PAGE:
Best Tech Podcasts This Week – 12/12/22

The Tech Tribune staff has compiled a list of the best new tech podcasts released in the last week (as of the time of writing):

“On cybercrime forums, user complaints about being duped may accidentally expose their real identities.”

“The insurance industry thrives on data from utilizing data and analytics to determine policy rates for customers to working with relevant partners in the industry to improve their products and services, data is embedded in everything that insurance companies do.

But insurance companies also have a number of hurdles to overcome, whether it’s transitioning legacy data into new processes and technology, balancing new projects and models with ever-changing regulatory standards, and balancing the ethical considerations of how to best utilize data without resulting in unintended consequences for the end user.

That’s why we’ve brought Rob Reynolds onto the show. Rob is the VP and Chief Data & Analytics Officer at W. R. Berkley, a multinational insurance holding company specializing in property and casualty insurance. Rob brings over two decades of experience in Data Science, IT, and technology leadership, with a particular expertise in building departments and establishing highly functioning teams, especially in highly dynamic environments.

In this episode, we talk in-depth about how insurance companies utilize data, the most important skills for anyone looking for data science jobs in the insurance industry, why the need for thoughtful criticism is growing in data science, and how an expertise in communication will put you ahead of the pack.”

“In this Hasty Treat, Scott and Wes talk through the various rendering methods in use today and the pros / cons of each.”

“Last week, officials in San Francisco decided to scrap a plan that would have allowed law enforcement to use robots in situations that may require “deadly force.” Specifically, according to the language of the ordinance that the city’s board of supervisors initially approved, when “risk of loss of life to members of the public or officers is imminent and outweighs any other force option available.” The plan was rolled back after a public backlash, but the technology is out there and it may be just a matter of time before it’s used by local police departments. Marketplace’s Kimberly Adams spoke with Ryan Jenkins, a professor of philosophy and senior fellow at the Ethics + Emerging Sciences Group at California Polytechnic State University, San Luis Obispo. There’s a concern, he said, that the deployment of robots would lower barriers to the use of force, making violence a more common occurrence in police work.”

“Passengers can talk on the phone while flying, watch out for a festive wine scam, Amazon wants to monitor your sleep and how to find out future traffic conditions months in advance. Plus, how to stop AirTag stalkers on Android, see a site’s website traffic, use a hotel room TV to charge your devices and more tech tips.”

“This week on The Exit: Scott had the elusive unicorn exit when he sold Workfront to Adobe for $1.5 billion. From teaching seminary, his career took a dramatic turn when he fell into marketing, before teaching himself to code in the very early days of the internet. He soon found himself frustrated with the administration of marketing, so Scott created Workfront, a project management software. Listen to find out how the business grew, eventually being acquired by Adobe in a 3 week negotiation.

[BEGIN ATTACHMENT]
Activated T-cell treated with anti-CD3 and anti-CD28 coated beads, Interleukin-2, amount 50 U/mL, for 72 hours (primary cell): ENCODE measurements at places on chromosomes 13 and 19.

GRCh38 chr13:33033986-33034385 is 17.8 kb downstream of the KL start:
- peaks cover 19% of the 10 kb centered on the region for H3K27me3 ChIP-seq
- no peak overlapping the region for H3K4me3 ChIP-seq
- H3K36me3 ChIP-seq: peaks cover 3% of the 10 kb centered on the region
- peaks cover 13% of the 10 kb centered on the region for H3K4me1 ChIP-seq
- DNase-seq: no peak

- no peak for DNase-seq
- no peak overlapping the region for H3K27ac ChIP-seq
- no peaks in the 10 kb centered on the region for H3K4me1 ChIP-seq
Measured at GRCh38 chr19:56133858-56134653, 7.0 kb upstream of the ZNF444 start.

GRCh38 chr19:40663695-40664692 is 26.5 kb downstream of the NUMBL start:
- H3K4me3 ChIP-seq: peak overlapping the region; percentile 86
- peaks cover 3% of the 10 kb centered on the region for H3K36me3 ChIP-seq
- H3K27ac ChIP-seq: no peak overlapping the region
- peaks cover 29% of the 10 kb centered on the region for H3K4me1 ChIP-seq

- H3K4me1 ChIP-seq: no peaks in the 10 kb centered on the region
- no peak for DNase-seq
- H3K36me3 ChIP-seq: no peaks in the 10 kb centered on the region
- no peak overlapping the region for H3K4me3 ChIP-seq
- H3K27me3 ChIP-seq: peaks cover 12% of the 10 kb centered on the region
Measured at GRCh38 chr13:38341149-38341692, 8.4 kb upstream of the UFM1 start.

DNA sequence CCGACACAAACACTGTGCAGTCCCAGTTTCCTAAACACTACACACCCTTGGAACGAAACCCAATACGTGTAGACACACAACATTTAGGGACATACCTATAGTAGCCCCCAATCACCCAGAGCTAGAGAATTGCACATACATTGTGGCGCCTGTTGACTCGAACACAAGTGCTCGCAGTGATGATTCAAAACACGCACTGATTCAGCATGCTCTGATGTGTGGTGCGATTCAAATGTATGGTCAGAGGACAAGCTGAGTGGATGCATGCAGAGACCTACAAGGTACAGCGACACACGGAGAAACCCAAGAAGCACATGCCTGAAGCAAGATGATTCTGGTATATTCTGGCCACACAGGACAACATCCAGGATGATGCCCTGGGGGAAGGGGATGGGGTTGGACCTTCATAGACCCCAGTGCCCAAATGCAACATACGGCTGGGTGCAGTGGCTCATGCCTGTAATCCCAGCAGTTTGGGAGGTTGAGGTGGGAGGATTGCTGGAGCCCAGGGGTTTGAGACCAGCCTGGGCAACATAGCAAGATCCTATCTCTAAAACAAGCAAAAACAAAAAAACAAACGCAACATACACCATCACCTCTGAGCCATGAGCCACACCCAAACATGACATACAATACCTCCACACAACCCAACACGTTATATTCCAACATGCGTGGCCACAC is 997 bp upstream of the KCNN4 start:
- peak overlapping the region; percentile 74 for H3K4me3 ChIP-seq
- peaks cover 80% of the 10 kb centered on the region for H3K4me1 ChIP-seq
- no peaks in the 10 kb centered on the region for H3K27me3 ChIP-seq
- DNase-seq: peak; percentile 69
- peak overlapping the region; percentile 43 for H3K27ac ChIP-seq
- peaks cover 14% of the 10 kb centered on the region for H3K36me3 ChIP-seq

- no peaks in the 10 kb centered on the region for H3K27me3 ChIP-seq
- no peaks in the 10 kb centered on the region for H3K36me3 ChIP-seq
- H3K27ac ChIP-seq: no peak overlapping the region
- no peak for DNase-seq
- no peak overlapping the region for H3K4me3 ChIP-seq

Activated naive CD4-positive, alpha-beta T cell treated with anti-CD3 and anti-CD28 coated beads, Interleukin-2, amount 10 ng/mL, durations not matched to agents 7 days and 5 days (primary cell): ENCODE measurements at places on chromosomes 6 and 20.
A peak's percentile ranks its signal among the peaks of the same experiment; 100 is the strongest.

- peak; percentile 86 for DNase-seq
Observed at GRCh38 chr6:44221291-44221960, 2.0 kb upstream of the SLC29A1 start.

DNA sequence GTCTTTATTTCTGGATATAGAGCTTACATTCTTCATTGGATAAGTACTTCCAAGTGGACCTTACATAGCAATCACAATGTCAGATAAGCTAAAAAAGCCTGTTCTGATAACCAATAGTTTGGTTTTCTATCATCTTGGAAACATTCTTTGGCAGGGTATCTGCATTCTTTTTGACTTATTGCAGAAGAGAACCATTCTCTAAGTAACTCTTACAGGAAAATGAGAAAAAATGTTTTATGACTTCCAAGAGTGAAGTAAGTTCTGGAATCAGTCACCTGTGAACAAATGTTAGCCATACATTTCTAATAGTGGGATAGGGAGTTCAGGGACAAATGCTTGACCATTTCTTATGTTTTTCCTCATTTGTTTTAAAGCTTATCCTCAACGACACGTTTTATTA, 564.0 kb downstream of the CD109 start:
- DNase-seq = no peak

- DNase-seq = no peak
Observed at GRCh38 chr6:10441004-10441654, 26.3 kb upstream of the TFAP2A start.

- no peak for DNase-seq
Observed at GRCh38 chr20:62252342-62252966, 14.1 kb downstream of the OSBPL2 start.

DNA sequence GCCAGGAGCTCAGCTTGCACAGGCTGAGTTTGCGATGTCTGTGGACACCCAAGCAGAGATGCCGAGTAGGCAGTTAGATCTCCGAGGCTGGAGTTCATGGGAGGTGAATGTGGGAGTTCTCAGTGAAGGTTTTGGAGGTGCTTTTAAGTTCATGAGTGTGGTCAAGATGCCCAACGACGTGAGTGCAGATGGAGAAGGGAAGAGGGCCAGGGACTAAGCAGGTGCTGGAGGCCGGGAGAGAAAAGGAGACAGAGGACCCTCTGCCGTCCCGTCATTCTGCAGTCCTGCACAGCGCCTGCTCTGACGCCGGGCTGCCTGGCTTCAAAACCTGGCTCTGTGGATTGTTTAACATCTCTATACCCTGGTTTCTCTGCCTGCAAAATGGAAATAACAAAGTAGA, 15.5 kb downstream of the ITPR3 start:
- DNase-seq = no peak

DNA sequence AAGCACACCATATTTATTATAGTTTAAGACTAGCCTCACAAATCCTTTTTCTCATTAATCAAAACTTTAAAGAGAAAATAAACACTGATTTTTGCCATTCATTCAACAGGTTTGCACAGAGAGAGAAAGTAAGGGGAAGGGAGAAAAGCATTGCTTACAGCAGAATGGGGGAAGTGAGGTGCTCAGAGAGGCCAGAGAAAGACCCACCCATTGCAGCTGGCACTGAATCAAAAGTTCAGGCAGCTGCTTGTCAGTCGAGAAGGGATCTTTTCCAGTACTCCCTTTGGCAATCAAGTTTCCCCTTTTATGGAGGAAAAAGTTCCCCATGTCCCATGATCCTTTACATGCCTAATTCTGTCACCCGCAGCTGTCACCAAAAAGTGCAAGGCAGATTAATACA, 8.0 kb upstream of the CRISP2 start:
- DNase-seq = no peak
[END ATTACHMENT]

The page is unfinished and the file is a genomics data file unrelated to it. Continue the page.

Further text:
Scott Johnson founded Workfront, which is now Adobe Workfront after the acquisition from Adobe for $1.5 billion. Adobe Workfront is the leader in enterprise work. What it provides to companies is a single system to support planning, collaboration, and governance to unlock organizational productivity and create exceptional experiences. Scott is now focused on his current company Motivosity. Their goal is to help companies drive engagement and retention by helping employees be happy about going to work with their best-in-class employee recognition software platform.”

“With no formal training in business or computer design, Nelson Gonzalez and his cofounders decided to do what almost no other company was doing in the mid-1990’s: make personal computers specifically for gaming. They started as a tiny custom shop in Miami, and eventually began building PC’s for avid gamers, who were willing to pay top dollar for higher speed, better graphics, and a brightly-colored chassis that looked like the head of an Alien. Despite ongoing challenges with sourcing parts and getting loans, Alienware became one of the fastest-growing private companies in the U.S. In 2006, it was purchased by Dell for an undisclosed amount, and remains one of the most popular gaming PC’s in the country.”

“Canadian politicians are angry about changes to AirDrop on behalf of Chinese citizens. Wait’ll they hear what’s going to happen to Canadians! Also, Twitter Blue is a thing again. TMO Managing Editor Jeff Butts joins Ken to talk it all over.”

“The recent exit of Salesforce’s co-CEO Bret Taylor wasn’t long planned, according to people familiar with the matter, who say it was fueled by tensions with the company’s co-founder and other co-CEO Marc Benioff. WSJ reporter Emily Glazer joins host Zoe Thomas to explain what went down and what it means for the software giant’s future.”

“What will hold you back from achieving what you want to achieve in your future? How do you imagine your future, and what do you assume will keep you from going further? In today’s episode, we’ll do a visualization exercise to help understand the assumptions we make about our own problems and flaws, and why avoidance isn’t helping us grow.”